An interview with local Aspiring Photographer, Stella Nguyen, IG @JpegbyStella,  coming soon! 
“The best journeys in life are those that answer questions you never thought to ask.” 
~ Rich Ridgeway
I’ve been extremely grateful and impressed with Vietnam and how they have handled the Covid-19 pandemic. Things are just about back to normal and businesses are hustling and the people are back in the streets. I see fewer and fewer people venturing out with masks on. So much so, that I often forget to grab mine before leaving my hotel.

But the one thing that remains empty in the streets are tourists. Hanoi is still devoid of tourists. Am I the last remaining tourist here? I don’t know. I haven’t seen any immigration stats that prove or disprove that, but it damn sure feels like it. I have seen non-Vietnamese people from all over, but they live here. And I did meet a really great guy who arrived here about the same time I did, Char Bel from Lebanon. He’s been traveling the world much like myself, but he just recently left Hanoi.

Char Bel introduced me to some of his peeps. He invited me to a comedy club where comedians excoriated the US. I couldn’t say shit because everything they said was true and funny. That, and my dumb ass had to shout out something when a guy on stage said something about Texas. Now everybody knew where the US guy was and they always checked out to see how I was handling the latest joke. We’ve certainly giving them enough material to work with between the riots, the protests, how we’re handling the pandemic, and of course everything tweeted from the White House.

Hanging out with some great peeps at Hanoi Social Club
“Our happiest moments as tourists always seem to come when we stumble upon one thing while in pursuit of something else.” 
~ Lawrence Block

I am the trifecta here. A black tourist from the US. Everybody wants a perspective on what is going on in the United States. Did your president really mean that? Are your people really fighting over toilet paper? Is the police really killing black people? Why do the white people hate you so much? I do my best to be an ambassador for my country. I’ve been questioned like this EVERY where I go. I’ve ALWAYS had some sort of answer or explanation that either comforts or better informs. “Do you actually believe, us Canadians, are a National Security threat to the US?” That was in 2018 in Colombia speaking to Canadian tourists in a cooking class I photographed for promotional work for a restaurant.

Recently, however, I was put to shame by a question a young lady asked me, for which I had not answer. There was nothing I could say to comfort and nothing I could say that informed her of any worthwhile reasoning that she simply wasn’t privy to. There was no media misinterpretations and nothing was taken out of context.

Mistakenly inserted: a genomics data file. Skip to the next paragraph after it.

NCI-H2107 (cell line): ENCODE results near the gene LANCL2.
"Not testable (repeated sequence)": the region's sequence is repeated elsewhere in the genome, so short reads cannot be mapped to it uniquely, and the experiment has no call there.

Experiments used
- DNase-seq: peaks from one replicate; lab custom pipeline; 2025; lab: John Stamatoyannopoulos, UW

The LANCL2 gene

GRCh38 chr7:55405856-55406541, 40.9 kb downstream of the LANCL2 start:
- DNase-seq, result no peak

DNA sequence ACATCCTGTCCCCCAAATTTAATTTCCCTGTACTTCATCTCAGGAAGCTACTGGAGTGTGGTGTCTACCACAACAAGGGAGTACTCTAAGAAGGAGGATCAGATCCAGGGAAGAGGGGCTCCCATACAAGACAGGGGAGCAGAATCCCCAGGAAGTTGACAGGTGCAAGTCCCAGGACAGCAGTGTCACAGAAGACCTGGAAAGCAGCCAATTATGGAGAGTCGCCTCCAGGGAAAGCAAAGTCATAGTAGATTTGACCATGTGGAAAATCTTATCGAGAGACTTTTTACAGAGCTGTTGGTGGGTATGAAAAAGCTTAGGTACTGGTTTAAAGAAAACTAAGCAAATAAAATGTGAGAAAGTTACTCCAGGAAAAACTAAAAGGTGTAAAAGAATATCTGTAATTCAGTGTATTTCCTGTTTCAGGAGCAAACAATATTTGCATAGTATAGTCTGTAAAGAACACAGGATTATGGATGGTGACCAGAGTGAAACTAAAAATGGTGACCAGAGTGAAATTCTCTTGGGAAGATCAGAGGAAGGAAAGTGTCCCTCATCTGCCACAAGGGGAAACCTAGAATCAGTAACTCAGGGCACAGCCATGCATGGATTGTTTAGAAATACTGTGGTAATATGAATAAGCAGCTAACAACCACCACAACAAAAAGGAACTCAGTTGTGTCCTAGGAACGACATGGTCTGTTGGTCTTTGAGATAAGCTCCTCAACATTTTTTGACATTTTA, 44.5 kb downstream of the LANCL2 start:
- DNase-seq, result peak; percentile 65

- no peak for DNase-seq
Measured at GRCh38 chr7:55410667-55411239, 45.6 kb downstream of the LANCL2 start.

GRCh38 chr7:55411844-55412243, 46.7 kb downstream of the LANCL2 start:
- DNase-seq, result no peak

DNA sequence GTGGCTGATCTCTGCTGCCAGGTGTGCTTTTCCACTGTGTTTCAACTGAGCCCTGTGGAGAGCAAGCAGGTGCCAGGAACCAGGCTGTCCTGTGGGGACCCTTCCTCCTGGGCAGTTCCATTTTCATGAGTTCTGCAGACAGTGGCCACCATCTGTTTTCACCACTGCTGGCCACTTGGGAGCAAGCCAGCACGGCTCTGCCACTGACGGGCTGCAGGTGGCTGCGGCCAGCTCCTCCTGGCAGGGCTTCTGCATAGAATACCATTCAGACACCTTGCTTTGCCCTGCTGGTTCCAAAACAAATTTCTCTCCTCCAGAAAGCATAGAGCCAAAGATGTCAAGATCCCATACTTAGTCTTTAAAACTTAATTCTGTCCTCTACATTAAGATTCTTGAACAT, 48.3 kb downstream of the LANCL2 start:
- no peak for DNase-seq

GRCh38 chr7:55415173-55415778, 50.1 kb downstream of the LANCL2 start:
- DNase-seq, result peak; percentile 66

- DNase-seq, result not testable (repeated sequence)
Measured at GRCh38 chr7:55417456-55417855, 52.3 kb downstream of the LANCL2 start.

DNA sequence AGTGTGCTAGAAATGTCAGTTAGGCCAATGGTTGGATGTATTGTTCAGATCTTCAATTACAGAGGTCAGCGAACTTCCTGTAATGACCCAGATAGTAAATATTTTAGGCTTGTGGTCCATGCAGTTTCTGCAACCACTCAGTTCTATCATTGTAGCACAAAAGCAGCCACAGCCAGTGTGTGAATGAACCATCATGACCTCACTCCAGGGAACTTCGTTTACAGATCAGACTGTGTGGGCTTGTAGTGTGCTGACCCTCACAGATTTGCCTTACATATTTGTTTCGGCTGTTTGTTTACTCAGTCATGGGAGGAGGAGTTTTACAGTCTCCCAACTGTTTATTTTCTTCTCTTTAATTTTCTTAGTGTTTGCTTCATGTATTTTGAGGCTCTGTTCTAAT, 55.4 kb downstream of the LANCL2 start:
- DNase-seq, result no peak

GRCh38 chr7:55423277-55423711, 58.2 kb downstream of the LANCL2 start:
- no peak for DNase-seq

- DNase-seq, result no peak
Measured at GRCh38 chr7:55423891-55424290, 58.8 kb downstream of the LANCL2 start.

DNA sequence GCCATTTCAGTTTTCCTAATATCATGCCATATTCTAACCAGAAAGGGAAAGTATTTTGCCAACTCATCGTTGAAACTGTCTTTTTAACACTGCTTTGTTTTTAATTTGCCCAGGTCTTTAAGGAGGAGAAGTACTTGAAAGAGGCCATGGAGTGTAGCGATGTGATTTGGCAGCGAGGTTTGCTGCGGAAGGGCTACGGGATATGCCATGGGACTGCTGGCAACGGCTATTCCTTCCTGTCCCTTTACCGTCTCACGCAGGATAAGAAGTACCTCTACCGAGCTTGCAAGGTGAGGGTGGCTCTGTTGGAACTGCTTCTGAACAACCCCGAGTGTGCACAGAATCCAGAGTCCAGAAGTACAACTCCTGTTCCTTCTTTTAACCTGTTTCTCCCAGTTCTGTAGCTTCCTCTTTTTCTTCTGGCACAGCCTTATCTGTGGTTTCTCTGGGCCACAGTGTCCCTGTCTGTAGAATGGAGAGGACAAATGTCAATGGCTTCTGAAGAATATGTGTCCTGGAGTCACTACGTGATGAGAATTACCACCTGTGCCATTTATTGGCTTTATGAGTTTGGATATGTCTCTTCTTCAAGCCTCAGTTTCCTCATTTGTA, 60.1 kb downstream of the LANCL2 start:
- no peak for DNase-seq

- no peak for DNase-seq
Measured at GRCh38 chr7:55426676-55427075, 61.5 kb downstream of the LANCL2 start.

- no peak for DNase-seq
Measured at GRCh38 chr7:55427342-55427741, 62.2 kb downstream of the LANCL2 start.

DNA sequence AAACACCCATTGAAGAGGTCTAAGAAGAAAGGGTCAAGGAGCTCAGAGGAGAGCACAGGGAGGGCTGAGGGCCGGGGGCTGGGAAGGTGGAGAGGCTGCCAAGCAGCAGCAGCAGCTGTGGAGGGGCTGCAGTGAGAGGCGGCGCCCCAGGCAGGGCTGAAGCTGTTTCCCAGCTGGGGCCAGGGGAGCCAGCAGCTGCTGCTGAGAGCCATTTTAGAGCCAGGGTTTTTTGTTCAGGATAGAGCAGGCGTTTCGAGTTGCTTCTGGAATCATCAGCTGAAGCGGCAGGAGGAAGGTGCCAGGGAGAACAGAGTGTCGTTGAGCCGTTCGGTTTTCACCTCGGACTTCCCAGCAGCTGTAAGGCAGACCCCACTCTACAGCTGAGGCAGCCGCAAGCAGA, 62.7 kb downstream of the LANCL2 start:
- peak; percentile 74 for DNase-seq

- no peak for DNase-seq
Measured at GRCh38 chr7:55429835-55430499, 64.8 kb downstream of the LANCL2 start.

The young woman could not understand the US. She asked me how the people of Vietnam has treated me. I have been applauding the treatment I’ve received since I’ve been here. She went on to tell me that even despite the War, Vietnamese people are very nice and kind and we do not mistreat foreigners. I agreed with her. I have heard of no reports of that sort of mistreatment. Then she asked why Asian people in the US could not expect the same sort of treatment.

I was stunned into silence. I knew what she was referring to. She alluded to all the instances of racial attacks on Asian-Americans, regardless of exactly where they come from, as responsible for Covid-19.

Authorities in New York City and Los Angeles say that hate incidents against people of Asian descent have increased, while a reporting centre run by advocacy groups and San Francisco State University says it received over 1,700 reports of coronavirus-related discrimination from at least 45 US states since it launched in March.
“Coronavirus: What attacks on Asians reveal about American identity” by Helier Cheung & Zhaoyin Feng & Boer Deng, BBC News 27 May 2020

Hate crimes, Anti-Asian assaults, prejudices, and xenophobia rose significantly over the last few months and the title of that article raises a good question. What does this reveal about the American identity? What are we really? All I could say to the young lady was, “I’m sorry. I am so friggin’ sorry…” I suddenly felt like I did not belong in this country or deserve to be here. Vietnam has been one of, if not the BEST country to be in, if you want to sit out the Coronavirus. I’ve been fortunate to be here and have been treated with the utmost respect and professionalism.

It was a heart-breaking experience and this was not long before the policemen murdered George Floyd. Can you feel me? It’s like I come to your house and you give me your best room and feed me well. But when you come to my house, my people treat you with mistrust and try to run you down in the road.

I don’t know everything there is to know about Vietnam. I only know what I see and what I learn from these great people here who tell me what they think about their country. Everyday, I remember Muhammad Ali when he refused the draft citing he had no quarrel with the Vietnamese people as they have never called him a nigga. My 2020 motto so far… as I find myself often saying has simply been, “Thanks, Vietnam”.

I’ve been extended until August here and am grateful for it. Yet, I am in no hurry to leave. I am not trying to live here, but I would sincerely like to stay for another year, traveling the country and taking pictures. One good year, moving from one end to the other, traveling as slow as I want, stopping where I want, and just taking my time photographing the beauty of Vietnam. I’m doing an online photography landscape course and I want the Vietnam landscape to be the culmination of my study. No clue on how to qualify for either a year-long tourist Visa or a Business Visa. I hope to find out soon and be like the other foreigners who have figured out how to stay.